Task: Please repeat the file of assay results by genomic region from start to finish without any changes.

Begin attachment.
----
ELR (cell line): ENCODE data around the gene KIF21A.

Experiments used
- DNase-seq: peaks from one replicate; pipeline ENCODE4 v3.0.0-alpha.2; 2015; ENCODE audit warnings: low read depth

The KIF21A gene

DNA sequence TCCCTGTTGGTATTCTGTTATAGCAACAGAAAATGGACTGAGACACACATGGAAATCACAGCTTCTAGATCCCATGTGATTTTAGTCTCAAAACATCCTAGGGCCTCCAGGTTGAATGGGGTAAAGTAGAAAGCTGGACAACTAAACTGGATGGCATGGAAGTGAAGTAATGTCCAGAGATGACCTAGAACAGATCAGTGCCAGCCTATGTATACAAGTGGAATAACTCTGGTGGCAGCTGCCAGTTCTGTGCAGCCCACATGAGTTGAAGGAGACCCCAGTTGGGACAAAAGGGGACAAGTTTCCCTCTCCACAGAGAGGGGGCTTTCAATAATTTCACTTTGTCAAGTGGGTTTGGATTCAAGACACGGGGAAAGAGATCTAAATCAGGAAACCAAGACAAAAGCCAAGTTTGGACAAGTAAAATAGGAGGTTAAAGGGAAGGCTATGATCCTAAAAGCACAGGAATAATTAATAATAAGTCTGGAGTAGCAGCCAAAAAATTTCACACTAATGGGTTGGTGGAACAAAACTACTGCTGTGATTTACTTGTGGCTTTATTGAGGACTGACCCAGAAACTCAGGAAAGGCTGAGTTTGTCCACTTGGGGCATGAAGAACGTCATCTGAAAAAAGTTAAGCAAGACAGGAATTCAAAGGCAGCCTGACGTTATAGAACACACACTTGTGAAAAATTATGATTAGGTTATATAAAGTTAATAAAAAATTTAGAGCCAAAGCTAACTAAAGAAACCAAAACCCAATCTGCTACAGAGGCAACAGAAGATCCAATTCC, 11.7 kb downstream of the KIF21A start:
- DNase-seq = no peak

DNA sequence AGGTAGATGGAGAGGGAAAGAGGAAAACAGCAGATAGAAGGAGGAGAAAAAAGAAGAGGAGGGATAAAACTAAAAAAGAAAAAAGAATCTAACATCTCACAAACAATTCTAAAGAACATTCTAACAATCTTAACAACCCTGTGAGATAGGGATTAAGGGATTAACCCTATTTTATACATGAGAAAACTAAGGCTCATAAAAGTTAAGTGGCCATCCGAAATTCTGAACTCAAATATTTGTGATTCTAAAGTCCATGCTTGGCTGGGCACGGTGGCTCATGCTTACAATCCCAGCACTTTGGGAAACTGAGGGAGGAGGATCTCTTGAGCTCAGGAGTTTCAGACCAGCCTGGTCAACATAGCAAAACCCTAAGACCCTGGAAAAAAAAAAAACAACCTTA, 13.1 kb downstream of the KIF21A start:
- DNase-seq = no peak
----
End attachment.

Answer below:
ELR (cell line): ENCODE data around the gene KIF21A.

Experiments used
- DNase-seq: peaks from one replicate; pipeline ENCODE4 v3.0.0-alpha.2; 2015; ENCODE audit warnings: low read depth

The KIF21A gene

DNA sequence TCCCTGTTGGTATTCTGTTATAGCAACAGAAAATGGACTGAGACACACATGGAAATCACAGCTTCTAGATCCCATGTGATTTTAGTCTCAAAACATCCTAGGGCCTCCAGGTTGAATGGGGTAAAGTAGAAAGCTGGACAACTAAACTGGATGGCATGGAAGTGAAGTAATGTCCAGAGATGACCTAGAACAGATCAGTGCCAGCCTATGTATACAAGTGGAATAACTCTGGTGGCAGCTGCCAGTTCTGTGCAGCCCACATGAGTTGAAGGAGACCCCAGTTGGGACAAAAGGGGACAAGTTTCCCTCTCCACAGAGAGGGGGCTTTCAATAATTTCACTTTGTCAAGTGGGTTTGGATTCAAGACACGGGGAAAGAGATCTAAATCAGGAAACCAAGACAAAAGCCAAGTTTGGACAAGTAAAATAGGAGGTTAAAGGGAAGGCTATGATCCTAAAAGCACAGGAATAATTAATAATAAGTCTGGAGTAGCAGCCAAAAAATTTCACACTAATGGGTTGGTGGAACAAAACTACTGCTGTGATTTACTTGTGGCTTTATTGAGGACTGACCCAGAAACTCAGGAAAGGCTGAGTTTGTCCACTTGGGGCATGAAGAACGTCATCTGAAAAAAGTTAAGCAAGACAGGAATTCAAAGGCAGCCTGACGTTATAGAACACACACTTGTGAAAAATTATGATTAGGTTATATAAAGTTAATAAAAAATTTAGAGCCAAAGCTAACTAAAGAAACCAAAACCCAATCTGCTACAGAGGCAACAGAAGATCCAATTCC, 11.7 kb downstream of the KIF21A start:
- DNase-seq = no peak

DNA sequence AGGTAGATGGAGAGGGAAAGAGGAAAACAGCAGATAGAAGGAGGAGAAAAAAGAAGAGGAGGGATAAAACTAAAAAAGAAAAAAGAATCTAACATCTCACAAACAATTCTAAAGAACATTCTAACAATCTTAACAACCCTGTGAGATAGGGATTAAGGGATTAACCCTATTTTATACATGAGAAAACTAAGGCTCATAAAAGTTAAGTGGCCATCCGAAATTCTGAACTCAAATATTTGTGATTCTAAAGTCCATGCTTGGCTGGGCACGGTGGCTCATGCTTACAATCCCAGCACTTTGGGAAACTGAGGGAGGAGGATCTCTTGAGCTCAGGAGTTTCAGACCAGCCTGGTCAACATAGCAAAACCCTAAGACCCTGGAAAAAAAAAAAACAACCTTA, 13.1 kb downstream of the KIF21A start:
- DNase-seq = no peak